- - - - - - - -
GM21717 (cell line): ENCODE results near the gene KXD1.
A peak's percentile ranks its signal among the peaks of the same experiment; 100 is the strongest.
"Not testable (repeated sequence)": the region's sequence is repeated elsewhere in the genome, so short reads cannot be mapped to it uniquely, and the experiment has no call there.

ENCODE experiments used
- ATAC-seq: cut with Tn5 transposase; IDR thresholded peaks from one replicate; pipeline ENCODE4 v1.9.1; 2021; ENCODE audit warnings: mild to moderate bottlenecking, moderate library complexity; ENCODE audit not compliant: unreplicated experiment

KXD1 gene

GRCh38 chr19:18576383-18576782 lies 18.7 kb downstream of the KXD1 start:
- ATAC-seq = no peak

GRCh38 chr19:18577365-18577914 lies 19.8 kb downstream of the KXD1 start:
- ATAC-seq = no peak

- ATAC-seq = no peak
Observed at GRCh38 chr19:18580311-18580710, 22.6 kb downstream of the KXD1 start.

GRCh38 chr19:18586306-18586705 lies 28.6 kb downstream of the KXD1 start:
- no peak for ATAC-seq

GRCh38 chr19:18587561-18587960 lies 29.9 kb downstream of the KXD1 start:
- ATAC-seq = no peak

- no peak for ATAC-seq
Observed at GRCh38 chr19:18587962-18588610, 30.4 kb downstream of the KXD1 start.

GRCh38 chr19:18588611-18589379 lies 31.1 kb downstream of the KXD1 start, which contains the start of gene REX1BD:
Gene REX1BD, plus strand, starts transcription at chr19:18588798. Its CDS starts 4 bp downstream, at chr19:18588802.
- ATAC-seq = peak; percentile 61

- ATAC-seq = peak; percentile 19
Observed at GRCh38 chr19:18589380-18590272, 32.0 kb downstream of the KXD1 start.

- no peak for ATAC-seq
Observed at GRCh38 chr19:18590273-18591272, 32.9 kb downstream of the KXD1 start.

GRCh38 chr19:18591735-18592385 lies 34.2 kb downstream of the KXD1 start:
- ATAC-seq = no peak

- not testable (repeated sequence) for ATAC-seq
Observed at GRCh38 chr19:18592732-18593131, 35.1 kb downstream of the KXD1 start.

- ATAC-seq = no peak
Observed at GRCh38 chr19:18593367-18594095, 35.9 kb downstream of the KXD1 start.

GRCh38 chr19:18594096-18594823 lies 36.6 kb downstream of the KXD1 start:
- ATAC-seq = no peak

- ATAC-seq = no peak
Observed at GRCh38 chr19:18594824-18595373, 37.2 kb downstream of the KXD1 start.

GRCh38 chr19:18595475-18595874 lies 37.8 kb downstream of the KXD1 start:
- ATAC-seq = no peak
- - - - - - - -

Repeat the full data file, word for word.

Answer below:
GM21717 (cell line): ENCODE results near the gene KXD1.
A peak's percentile ranks its signal among the peaks of the same experiment; 100 is the strongest.
"Not testable (repeated sequence)": the region's sequence is repeated elsewhere in the genome, so short reads cannot be mapped to it uniquely, and the experiment has no call there.

ENCODE experiments used
- ATAC-seq: cut with Tn5 transposase; IDR thresholded peaks from one replicate; pipeline ENCODE4 v1.9.1; 2021; ENCODE audit warnings: mild to moderate bottlenecking, moderate library complexity; ENCODE audit not compliant: unreplicated experiment

KXD1 gene

GRCh38 chr19:18576383-18576782 lies 18.7 kb downstream of the KXD1 start:
- ATAC-seq = no peak

GRCh38 chr19:18577365-18577914 lies 19.8 kb downstream of the KXD1 start:
- ATAC-seq = no peak

- ATAC-seq = no peak
Observed at GRCh38 chr19:18580311-18580710, 22.6 kb downstream of the KXD1 start.

GRCh38 chr19:18586306-18586705 lies 28.6 kb downstream of the KXD1 start:
- no peak for ATAC-seq

GRCh38 chr19:18587561-18587960 lies 29.9 kb downstream of the KXD1 start:
- ATAC-seq = no peak

- no peak for ATAC-seq
Observed at GRCh38 chr19:18587962-18588610, 30.4 kb downstream of the KXD1 start.

GRCh38 chr19:18588611-18589379 lies 31.1 kb downstream of the KXD1 start, which contains the start of gene REX1BD:
Gene REX1BD, plus strand, starts transcription at chr19:18588798. Its CDS starts 4 bp downstream, at chr19:18588802.
- ATAC-seq = peak; percentile 61

- ATAC-seq = peak; percentile 19
Observed at GRCh38 chr19:18589380-18590272, 32.0 kb downstream of the KXD1 start.

- no peak for ATAC-seq
Observed at GRCh38 chr19:18590273-18591272, 32.9 kb downstream of the KXD1 start.

GRCh38 chr19:18591735-18592385 lies 34.2 kb downstream of the KXD1 start:
- ATAC-seq = no peak

- not testable (repeated sequence) for ATAC-seq
Observed at GRCh38 chr19:18592732-18593131, 35.1 kb downstream of the KXD1 start.

- ATAC-seq = no peak
Observed at GRCh38 chr19:18593367-18594095, 35.9 kb downstream of the KXD1 start.

GRCh38 chr19:18594096-18594823 lies 36.6 kb downstream of the KXD1 start:
- ATAC-seq = no peak

- ATAC-seq = no peak
Observed at GRCh38 chr19:18594824-18595373, 37.2 kb downstream of the KXD1 start.

GRCh38 chr19:18595475-18595874 lies 37.8 kb downstream of the KXD1 start:
- ATAC-seq = no peak